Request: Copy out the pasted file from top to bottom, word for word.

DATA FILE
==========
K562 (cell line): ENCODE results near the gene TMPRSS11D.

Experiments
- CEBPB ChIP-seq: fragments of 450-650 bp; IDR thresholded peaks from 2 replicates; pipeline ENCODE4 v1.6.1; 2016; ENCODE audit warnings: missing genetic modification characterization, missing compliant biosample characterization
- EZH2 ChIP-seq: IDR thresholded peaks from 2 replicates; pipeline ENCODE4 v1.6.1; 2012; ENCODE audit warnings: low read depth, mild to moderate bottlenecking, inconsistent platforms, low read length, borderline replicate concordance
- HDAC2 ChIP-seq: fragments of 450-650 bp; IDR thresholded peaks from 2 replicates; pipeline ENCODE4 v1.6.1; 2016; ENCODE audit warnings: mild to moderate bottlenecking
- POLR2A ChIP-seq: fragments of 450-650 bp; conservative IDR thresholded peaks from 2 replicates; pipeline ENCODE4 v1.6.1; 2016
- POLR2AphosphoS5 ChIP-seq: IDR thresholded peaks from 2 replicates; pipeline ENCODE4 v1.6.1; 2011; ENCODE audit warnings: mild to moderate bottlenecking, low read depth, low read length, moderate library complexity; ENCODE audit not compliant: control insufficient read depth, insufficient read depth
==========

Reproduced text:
K562 (cell line): ENCODE results near the gene TMPRSS11D.

Experiments
- CEBPB ChIP-seq: fragments of 450-650 bp; IDR thresholded peaks from 2 replicates; pipeline ENCODE4 v1.6.1; 2016; ENCODE audit warnings: missing genetic modification characterization, missing compliant biosample characterization
- EZH2 ChIP-seq: IDR thresholded peaks from 2 replicates; pipeline ENCODE4 v1.6.1; 2012; ENCODE audit warnings: low read depth, mild to moderate bottlenecking, inconsistent platforms, low read length, borderline replicate concordance
- HDAC2 ChIP-seq: fragments of 450-650 bp; IDR thresholded peaks from 2 replicates; pipeline ENCODE4 v1.6.1; 2016; ENCODE audit warnings: mild to moderate bottlenecking
- POLR2A ChIP-seq: fragments of 450-650 bp; conservative IDR thresholded peaks from 2 replicates; pipeline ENCODE4 v1.6.1; 2016
- POLR2AphosphoS5 ChIP-seq: IDR thresholded peaks from 2 replicates; pipeline ENCODE4 v1.6.1; 2011; ENCODE audit warnings: mild to moderate bottlenecking, low read depth, low read length, moderate library complexity; ENCODE audit not compliant: control insufficient read depth, insufficient read depth